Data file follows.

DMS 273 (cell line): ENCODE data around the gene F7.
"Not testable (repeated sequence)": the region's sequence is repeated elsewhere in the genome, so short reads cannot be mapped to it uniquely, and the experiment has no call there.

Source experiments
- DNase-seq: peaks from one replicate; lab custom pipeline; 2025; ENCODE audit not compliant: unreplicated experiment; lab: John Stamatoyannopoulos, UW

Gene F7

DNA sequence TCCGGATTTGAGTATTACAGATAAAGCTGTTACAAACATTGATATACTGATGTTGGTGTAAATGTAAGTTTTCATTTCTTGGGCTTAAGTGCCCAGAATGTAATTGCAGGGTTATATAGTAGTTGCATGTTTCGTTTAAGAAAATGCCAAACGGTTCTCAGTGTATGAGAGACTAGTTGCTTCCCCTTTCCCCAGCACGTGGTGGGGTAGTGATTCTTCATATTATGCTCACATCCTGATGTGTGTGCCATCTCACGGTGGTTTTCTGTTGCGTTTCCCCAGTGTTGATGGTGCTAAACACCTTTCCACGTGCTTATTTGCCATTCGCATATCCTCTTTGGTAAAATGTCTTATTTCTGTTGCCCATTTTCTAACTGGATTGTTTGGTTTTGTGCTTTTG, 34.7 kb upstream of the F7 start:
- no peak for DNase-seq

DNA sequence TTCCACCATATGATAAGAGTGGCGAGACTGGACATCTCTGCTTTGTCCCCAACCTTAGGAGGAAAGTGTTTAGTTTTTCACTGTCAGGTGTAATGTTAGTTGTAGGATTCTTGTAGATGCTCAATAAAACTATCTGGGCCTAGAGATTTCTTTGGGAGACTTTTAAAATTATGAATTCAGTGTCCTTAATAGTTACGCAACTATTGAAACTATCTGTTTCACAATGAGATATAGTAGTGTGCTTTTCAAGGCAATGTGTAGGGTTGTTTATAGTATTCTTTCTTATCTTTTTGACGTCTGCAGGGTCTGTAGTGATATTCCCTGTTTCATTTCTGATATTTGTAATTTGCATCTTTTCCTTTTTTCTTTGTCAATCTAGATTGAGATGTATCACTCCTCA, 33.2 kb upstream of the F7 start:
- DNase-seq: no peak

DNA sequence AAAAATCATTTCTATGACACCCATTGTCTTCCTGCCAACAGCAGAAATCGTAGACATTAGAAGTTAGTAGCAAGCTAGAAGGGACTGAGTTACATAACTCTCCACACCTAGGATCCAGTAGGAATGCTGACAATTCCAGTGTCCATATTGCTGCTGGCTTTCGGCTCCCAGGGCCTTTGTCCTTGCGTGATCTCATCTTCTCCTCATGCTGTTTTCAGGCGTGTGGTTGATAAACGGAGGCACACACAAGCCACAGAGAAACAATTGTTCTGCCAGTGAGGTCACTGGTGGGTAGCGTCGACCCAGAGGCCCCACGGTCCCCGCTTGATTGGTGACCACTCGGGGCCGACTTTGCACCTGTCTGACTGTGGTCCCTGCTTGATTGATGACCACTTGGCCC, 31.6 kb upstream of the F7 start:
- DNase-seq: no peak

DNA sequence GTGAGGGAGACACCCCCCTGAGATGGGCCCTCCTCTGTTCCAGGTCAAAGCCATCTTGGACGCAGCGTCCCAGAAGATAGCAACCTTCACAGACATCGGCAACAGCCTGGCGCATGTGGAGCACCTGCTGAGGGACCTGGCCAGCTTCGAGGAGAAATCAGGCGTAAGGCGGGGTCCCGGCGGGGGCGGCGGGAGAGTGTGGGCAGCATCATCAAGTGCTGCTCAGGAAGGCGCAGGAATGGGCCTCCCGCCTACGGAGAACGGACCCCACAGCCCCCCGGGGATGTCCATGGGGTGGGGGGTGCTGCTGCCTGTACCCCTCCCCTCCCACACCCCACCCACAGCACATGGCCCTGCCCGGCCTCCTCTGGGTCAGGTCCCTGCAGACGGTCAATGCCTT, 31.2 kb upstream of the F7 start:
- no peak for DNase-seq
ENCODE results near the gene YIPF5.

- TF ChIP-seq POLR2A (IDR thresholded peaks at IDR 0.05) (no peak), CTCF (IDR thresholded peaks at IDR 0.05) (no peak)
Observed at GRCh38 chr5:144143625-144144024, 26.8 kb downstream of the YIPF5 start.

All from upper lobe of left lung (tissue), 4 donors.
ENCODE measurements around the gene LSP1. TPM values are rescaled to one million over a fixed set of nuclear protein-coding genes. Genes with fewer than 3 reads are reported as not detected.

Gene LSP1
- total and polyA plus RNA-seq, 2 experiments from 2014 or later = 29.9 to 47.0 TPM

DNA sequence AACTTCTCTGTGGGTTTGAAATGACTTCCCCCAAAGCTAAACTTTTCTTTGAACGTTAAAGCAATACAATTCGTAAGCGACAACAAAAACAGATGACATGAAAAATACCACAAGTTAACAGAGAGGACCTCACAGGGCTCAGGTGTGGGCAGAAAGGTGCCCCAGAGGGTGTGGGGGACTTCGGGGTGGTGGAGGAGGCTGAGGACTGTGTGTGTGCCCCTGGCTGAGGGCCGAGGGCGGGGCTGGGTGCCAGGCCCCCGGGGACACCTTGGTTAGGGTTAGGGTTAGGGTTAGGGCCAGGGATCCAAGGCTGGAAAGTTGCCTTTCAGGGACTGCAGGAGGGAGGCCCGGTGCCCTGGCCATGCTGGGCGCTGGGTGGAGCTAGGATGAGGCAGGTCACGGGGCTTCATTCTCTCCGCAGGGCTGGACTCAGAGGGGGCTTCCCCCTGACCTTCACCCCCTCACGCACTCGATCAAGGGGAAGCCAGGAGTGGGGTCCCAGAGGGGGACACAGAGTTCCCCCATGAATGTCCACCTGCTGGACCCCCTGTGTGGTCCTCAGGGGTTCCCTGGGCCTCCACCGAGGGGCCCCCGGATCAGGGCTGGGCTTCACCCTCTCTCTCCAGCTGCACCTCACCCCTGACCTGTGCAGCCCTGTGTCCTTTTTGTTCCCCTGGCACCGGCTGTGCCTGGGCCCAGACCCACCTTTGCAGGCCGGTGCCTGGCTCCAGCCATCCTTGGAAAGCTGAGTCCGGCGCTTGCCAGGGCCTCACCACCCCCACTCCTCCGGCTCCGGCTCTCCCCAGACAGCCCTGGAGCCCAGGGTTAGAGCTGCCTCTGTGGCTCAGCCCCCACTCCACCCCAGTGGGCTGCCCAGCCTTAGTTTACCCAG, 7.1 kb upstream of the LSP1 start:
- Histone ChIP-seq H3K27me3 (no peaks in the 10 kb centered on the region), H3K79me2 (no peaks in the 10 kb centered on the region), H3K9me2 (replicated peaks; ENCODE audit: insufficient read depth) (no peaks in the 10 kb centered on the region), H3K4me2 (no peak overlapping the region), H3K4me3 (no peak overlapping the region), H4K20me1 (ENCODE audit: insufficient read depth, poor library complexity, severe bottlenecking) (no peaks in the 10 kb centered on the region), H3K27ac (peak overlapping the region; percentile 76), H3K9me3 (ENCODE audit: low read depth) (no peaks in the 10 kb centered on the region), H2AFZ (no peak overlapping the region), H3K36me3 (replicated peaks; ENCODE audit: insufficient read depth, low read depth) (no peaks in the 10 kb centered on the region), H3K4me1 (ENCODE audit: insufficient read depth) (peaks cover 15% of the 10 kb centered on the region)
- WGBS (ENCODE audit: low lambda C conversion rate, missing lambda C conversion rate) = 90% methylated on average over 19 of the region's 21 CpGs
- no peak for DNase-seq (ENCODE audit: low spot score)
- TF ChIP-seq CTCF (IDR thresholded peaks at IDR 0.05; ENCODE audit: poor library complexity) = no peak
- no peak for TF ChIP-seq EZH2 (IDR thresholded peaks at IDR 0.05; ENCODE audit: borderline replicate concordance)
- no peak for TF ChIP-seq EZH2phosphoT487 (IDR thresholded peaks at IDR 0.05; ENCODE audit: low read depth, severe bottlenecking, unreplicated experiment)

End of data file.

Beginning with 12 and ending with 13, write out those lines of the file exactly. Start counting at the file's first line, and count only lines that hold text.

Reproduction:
DNA sequence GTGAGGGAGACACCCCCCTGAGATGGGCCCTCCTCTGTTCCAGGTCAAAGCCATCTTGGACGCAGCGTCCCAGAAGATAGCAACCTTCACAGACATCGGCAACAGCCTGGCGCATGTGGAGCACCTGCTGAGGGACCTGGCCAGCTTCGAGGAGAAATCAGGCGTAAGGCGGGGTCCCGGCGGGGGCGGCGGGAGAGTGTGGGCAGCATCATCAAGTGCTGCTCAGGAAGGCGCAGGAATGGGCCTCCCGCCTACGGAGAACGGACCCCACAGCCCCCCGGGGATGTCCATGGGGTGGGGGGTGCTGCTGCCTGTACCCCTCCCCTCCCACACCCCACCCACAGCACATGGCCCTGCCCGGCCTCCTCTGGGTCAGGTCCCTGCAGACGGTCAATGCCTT, 31.2 kb upstream of the F7 start:
- no peak for DNase-seq